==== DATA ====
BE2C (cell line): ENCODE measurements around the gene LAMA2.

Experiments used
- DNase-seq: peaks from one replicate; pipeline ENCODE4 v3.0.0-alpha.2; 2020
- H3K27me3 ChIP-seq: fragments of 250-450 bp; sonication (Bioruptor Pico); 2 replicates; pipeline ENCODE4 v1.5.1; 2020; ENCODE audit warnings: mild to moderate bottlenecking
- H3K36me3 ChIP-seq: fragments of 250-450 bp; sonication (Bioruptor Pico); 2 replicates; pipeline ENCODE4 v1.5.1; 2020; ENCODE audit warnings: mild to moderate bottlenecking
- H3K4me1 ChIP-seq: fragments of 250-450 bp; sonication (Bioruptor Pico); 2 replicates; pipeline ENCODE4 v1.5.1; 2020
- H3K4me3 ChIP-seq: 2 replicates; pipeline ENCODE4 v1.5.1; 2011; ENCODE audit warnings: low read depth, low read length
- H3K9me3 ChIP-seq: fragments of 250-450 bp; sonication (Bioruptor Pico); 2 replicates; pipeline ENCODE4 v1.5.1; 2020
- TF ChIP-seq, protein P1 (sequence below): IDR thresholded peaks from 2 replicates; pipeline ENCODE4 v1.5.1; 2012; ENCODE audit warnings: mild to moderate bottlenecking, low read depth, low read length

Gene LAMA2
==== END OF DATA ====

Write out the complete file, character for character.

BE2C (cell line): ENCODE measurements around the gene LAMA2.

Experiments used
- DNase-seq: peaks from one replicate; pipeline ENCODE4 v3.0.0-alpha.2; 2020
- H3K27me3 ChIP-seq: fragments of 250-450 bp; sonication (Bioruptor Pico); 2 replicates; pipeline ENCODE4 v1.5.1; 2020; ENCODE audit warnings: mild to moderate bottlenecking
- H3K36me3 ChIP-seq: fragments of 250-450 bp; sonication (Bioruptor Pico); 2 replicates; pipeline ENCODE4 v1.5.1; 2020; ENCODE audit warnings: mild to moderate bottlenecking
- H3K4me1 ChIP-seq: fragments of 250-450 bp; sonication (Bioruptor Pico); 2 replicates; pipeline ENCODE4 v1.5.1; 2020
- H3K4me3 ChIP-seq: 2 replicates; pipeline ENCODE4 v1.5.1; 2011; ENCODE audit warnings: low read depth, low read length
- H3K9me3 ChIP-seq: fragments of 250-450 bp; sonication (Bioruptor Pico); 2 replicates; pipeline ENCODE4 v1.5.1; 2020
- TF ChIP-seq, protein P1 (sequence below): IDR thresholded peaks from 2 replicates; pipeline ENCODE4 v1.5.1; 2012; ENCODE audit warnings: mild to moderate bottlenecking, low read depth, low read length

Gene LAMA2